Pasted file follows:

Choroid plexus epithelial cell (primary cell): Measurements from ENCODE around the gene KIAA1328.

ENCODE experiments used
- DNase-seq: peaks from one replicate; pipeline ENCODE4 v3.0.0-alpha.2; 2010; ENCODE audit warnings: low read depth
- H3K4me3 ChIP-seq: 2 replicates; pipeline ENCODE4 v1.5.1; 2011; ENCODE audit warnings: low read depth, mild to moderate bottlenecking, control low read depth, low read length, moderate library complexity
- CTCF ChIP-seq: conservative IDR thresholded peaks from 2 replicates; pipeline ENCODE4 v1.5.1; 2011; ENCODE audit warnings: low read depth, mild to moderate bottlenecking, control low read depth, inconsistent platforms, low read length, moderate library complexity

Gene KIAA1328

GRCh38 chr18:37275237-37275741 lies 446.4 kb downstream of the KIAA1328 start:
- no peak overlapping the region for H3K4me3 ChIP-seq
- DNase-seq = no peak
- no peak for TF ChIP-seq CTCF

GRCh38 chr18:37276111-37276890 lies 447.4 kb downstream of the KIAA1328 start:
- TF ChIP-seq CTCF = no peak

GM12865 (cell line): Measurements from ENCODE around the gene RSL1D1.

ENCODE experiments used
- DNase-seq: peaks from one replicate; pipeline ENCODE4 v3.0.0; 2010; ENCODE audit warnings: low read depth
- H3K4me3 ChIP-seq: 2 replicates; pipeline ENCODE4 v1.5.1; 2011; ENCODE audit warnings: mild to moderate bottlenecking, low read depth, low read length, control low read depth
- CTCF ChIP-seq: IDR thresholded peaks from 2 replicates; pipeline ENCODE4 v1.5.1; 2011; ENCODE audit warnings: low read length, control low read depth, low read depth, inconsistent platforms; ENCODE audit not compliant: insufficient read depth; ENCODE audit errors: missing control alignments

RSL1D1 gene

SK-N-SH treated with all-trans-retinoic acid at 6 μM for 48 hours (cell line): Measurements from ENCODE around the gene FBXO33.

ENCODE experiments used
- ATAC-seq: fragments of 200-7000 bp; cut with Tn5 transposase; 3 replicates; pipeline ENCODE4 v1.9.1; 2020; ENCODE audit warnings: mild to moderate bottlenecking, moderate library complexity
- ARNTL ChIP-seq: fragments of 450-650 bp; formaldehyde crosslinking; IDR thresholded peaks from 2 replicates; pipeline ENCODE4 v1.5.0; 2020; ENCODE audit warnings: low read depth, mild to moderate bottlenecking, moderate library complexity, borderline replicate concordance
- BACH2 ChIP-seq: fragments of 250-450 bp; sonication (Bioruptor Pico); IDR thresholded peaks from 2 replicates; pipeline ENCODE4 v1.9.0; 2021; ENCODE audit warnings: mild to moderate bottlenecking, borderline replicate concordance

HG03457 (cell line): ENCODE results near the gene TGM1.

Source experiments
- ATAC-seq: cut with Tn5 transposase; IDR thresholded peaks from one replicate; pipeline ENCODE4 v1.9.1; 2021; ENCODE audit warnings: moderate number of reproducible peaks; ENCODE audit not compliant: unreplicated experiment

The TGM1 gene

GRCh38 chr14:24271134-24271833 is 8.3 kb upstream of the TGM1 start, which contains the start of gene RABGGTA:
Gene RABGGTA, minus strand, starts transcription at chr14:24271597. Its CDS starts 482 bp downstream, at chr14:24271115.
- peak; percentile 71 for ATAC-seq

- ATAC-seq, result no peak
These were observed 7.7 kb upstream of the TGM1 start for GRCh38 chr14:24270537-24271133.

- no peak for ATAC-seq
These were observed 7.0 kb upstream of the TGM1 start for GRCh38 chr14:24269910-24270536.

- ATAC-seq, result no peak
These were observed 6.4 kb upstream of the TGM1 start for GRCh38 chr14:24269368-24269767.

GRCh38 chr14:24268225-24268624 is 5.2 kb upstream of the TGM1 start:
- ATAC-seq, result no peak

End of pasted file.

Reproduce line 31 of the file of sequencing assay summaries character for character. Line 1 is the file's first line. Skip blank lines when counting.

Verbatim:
- ATAC-seq, result no peak